Ministering Through Anxiety
He comes alongside us when we go through hard times, and before you know it, he brings us alongside someone else who is going through hard times so that we can be there for that person just as God was there for us.
—2 Corinthians 1:3-5 The Message
100, 97, 94 . . . Counting backward by threes is the only way to keep the panic at bay. Icy, viscous fear crushes my chest, rendering raw each rasping breath. My adrenaline spikes, punctuated by each hollow heartbeat. 91, 88 . . . Each number is a whimpered prayer—nonsense ciphers only God can decode. The Holy Spirt intercedes for me—begs for me—while I’m choking on my fear. Distracted, I begin the count again.
100, 97, 94 . . . Each time this happens, I ask why. Do I not trust God enough? That sentiment is what others—well-meaning people of God—have suggested. I have been active and surrendered in ministry for more than 18 years, yet I’ve never escaped this panic. 91, 88 . . . Each number proclaims my weakness. I have debilitating anxiety. Like the Apostle Paul shared in his second letter to the Corinthians, I was given a thorn in my flesh—a gift that keeps on giving. 85 . . . Mental illness. Let’s call it what it is. I go back to the beginning.
100, 97, 94 . . . More times than I can count, I have begged God to remove this affliction, but he has not. Instead, he has shifted my thinking. 91, 88, 85 . . . In this panic—this downward spiral into fear—my God is so very fierce. I now believe that my anxiety is my gift—an inward tidal wave of the powerful sufficiency of Christ swirling into my insufficiency. Instead of fighting the intense weight pressing on my chest and forcing out my breath, I open my mouth and breathe in his power. I drown in his grace, and only in that place do I find freedom.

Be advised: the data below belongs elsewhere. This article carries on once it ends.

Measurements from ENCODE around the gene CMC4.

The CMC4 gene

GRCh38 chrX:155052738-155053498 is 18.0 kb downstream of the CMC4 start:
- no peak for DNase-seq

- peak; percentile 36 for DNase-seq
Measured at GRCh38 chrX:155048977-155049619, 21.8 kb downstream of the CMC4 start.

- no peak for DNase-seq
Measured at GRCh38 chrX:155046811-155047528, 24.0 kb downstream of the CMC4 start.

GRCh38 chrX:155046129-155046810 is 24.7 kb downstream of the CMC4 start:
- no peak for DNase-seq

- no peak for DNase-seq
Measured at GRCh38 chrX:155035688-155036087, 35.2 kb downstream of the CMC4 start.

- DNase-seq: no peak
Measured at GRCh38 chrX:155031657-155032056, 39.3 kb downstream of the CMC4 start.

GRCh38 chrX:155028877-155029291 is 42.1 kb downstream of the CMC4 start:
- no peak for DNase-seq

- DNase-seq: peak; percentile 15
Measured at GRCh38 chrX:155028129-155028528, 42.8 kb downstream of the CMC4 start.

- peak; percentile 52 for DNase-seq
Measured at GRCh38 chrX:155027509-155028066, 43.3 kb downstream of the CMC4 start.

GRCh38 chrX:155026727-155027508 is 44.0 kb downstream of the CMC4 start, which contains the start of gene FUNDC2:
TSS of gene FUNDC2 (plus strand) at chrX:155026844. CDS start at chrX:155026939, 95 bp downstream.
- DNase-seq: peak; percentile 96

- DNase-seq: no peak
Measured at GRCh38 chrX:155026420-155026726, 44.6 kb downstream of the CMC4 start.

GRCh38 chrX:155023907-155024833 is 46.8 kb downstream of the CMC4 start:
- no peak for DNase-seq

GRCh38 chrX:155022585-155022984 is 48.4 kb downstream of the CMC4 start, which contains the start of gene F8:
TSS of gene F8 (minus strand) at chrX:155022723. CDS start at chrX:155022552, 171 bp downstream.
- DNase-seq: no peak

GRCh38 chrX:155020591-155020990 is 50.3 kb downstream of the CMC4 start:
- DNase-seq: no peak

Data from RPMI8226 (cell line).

82, 79, 76 . . . This trauma is my memento from a war intended to destroy me. I am staggering and scarred, but I am still alive. Each labored breath is a souvenir of God’s mercy. Others battle alongside me. I stand with them on this edge, and we’re connected by an ache so immense it cannot be fully explored this side of heaven. Each of us recognizes a rumbling within, reverberating with the truth that we’re not alone. Because of anxiety, I see others with God’s eyes. I see strength where others perceive weakness—potential where others observe only pain.
73, 70 . . . Someday he will heal me completely, but in the meantime I will choose to be a flawed and—if necessary—medicated conduit for him. I’m a minister with a mental illness, and I’m no longer ashamed of who I am. Neither should you be. I celebrate you, friend with anxiety or depression, and I accept you for who you are and for who God is through you. You were given this gift so you can reach the people like you—indeed, you may be the only one who can.
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